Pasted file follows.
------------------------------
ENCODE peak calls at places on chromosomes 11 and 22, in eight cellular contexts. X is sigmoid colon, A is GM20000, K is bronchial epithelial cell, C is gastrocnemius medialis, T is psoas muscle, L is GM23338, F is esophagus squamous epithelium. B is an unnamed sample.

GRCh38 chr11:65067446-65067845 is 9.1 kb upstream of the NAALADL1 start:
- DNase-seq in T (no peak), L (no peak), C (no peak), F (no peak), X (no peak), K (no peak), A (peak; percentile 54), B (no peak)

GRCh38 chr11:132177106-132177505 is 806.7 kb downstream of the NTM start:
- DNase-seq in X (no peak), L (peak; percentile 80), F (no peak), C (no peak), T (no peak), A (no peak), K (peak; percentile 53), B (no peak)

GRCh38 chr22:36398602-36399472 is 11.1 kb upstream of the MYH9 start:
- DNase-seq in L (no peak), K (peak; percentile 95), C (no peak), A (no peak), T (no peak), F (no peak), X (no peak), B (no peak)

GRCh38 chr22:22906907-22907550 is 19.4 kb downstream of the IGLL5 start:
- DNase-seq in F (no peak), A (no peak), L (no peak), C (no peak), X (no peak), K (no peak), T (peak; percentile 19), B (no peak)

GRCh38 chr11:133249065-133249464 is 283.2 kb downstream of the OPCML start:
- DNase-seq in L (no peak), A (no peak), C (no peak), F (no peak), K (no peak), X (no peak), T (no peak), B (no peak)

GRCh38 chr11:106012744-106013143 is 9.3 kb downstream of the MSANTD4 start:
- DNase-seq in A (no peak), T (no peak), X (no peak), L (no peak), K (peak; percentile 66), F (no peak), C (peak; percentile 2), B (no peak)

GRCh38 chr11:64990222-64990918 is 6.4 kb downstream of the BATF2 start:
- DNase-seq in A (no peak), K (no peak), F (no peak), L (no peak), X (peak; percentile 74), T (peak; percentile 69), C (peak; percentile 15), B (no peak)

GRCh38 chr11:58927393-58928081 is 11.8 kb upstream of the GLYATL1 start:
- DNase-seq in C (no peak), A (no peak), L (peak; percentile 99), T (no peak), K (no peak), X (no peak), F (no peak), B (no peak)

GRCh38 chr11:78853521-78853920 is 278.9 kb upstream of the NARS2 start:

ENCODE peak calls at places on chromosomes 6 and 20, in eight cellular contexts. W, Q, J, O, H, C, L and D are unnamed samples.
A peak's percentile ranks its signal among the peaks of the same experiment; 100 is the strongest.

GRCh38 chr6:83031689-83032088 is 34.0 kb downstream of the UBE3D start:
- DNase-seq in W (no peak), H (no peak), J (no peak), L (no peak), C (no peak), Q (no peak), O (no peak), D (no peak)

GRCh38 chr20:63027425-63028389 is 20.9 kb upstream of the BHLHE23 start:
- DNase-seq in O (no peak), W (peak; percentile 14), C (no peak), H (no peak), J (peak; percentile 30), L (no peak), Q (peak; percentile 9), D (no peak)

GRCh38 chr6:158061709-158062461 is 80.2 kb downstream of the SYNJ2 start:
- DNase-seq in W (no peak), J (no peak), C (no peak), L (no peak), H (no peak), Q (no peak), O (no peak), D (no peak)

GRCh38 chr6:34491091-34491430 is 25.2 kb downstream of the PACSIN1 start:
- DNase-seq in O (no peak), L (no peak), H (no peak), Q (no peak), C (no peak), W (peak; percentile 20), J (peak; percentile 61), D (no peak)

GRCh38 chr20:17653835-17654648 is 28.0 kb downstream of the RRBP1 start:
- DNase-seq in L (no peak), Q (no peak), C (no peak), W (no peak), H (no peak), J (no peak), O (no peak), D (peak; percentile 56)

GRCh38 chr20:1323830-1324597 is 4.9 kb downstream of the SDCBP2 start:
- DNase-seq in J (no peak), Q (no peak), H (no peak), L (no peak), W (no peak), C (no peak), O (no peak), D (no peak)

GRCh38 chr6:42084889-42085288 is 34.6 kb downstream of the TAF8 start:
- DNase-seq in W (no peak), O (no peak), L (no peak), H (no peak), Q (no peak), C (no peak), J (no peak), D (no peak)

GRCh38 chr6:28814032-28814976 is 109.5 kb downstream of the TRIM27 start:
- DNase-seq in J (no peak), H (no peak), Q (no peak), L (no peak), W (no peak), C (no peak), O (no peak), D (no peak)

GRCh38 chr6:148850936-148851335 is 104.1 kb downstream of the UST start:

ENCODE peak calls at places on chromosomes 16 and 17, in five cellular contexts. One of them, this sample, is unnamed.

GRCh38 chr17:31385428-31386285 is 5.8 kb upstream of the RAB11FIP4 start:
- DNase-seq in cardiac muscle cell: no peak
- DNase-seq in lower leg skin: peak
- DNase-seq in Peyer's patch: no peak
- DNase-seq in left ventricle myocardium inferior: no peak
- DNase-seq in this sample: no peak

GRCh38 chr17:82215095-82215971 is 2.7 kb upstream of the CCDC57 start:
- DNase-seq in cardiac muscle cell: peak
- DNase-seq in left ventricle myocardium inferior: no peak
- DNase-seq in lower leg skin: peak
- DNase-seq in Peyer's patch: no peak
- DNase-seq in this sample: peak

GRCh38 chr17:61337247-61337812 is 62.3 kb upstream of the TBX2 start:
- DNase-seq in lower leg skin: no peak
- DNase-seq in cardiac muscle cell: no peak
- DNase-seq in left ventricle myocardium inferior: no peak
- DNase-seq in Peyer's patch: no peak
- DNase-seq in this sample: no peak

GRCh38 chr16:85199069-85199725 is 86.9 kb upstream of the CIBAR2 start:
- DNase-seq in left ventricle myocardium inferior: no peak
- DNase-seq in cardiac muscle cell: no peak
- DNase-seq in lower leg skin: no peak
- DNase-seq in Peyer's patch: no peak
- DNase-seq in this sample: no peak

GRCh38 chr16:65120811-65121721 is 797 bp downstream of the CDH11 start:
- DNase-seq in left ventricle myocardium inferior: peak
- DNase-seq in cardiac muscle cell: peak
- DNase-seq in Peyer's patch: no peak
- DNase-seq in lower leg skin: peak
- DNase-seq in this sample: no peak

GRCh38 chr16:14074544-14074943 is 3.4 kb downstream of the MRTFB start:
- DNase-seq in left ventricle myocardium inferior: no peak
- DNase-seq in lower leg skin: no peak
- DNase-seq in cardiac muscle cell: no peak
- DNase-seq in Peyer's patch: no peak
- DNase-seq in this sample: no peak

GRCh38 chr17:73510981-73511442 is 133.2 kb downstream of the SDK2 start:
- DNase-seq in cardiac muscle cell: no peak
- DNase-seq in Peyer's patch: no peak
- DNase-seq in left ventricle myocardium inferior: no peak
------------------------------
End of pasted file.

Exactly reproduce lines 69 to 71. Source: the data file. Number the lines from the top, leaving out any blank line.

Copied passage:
GRCh38 chr16:14074544-14074943 is 3.4 kb downstream of the MRTFB start:
- DNase-seq in left ventricle myocardium inferior: no peak
- DNase-seq in lower leg skin: no peak